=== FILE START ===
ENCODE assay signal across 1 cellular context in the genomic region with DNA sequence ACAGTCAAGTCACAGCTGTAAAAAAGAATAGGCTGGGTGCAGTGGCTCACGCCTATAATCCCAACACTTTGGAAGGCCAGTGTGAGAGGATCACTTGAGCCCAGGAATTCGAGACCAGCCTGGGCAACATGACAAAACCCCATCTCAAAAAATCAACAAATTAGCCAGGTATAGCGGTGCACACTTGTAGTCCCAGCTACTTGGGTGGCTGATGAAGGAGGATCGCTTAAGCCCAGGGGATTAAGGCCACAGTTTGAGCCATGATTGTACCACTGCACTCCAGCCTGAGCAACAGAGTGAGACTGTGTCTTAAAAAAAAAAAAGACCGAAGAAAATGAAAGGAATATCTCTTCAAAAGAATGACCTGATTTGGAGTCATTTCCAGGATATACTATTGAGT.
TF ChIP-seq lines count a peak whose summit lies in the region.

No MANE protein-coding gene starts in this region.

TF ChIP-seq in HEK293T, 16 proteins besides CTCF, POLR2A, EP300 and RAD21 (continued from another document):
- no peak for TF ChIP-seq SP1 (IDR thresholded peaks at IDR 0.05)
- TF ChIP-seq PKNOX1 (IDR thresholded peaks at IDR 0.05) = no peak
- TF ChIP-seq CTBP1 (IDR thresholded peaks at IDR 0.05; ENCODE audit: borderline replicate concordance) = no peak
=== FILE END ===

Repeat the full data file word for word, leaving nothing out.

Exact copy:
ENCODE assay signal across 1 cellular context in the genomic region with DNA sequence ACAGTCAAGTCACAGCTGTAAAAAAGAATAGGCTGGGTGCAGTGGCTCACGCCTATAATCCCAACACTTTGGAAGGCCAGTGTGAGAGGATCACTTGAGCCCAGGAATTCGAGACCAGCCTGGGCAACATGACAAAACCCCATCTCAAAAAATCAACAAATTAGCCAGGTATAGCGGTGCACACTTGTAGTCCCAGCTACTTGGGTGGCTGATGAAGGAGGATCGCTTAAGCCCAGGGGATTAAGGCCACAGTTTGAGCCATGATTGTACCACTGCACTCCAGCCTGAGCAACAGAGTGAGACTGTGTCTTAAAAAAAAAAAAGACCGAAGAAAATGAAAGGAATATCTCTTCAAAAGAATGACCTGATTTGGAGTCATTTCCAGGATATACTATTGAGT.
TF ChIP-seq lines count a peak whose summit lies in the region.

No MANE protein-coding gene starts in this region.

TF ChIP-seq in HEK293T, 16 proteins besides CTCF, POLR2A, EP300 and RAD21 (continued from another document):
- no peak for TF ChIP-seq SP1 (IDR thresholded peaks at IDR 0.05)
- TF ChIP-seq PKNOX1 (IDR thresholded peaks at IDR 0.05) = no peak
- TF ChIP-seq CTBP1 (IDR thresholded peaks at IDR 0.05; ENCODE audit: borderline replicate concordance) = no peak